- Be mindful of what your friends tag you in. Even if you are being super careful about what you post on social media, Facebook or other social media apps’ “tag” feature may pose an unexpected risk to your case, like a slip and fall accident that caused a back injury. If a friend tags you in a post after a night of bowling—again even if you were just watching—it could have the same negative effects that we mentioned above from a post you directly created. It probably isn’t possible to tell everyone you know not to tag you in posts, but most social media platforms allow you to change your settings to require your approval before being tagged in anything. Again, as we mentioned above, check you setting and check them thoroughly.
Summarizing Social Media Dangers to Injury Cases and Our Psyches in General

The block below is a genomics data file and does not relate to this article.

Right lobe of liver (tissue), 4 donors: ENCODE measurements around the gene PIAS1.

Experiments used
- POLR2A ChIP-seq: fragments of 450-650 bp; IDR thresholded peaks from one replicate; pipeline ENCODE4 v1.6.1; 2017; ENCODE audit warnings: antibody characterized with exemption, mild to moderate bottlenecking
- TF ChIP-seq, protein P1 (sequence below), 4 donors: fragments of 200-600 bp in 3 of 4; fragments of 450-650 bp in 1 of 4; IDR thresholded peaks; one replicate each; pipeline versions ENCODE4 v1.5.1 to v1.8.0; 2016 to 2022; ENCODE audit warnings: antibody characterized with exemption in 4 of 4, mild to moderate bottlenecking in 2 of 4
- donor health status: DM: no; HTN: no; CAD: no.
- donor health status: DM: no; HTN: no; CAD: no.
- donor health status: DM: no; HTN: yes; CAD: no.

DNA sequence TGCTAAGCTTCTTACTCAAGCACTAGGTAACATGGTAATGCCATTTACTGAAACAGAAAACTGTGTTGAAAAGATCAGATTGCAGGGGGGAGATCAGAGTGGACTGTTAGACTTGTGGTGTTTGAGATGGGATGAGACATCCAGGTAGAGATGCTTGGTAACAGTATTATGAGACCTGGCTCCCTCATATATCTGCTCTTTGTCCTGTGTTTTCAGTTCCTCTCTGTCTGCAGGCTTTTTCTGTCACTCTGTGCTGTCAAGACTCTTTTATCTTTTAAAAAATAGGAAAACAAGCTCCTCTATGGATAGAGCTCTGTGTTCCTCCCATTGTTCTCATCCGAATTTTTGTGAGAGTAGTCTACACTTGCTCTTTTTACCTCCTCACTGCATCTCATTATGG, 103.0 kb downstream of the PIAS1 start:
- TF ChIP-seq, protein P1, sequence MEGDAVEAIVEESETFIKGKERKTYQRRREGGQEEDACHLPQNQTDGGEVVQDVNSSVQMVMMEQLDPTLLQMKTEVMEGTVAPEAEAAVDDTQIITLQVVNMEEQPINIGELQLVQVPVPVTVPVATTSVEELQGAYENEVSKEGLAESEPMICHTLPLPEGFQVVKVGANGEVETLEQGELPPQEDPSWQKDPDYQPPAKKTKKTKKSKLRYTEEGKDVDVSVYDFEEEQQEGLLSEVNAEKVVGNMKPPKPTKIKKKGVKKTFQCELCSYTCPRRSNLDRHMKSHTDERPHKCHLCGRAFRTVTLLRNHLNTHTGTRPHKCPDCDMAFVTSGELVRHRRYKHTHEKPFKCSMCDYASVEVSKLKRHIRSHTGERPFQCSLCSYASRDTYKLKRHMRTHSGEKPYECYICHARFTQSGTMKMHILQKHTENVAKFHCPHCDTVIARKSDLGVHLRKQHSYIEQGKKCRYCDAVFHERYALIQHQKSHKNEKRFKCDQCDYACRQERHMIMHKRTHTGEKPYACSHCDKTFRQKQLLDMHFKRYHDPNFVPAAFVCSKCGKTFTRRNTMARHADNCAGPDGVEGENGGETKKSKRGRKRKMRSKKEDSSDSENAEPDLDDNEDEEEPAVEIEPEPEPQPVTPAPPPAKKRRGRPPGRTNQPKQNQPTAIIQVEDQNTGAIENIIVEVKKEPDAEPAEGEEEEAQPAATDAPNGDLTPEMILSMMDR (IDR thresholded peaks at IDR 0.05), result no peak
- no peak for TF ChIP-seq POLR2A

Social media has changed our world. It no doubt has its positives. We can keep track of friends and family across the country, see photos from our niece’s graduation that we weren’t able to attend, and get news at the click of a button. But social media definitely has some downfalls. As we have seen, social media has been linked to an increase in anxiety and depression and an overall feeling of despair. It can also be used to decrease the legitimacy of a personal injury claim by twisting innocent photos and posts to appear as if a person is not as injured as they say they are. So when you start your personal injury case, it is best to speak to your attorney about the use of social media while your personal injury claim is active. They will probably tell you to either limit your social media use dramatically or to cut it off altogether. Listen to any advice they give you. It could save your claim!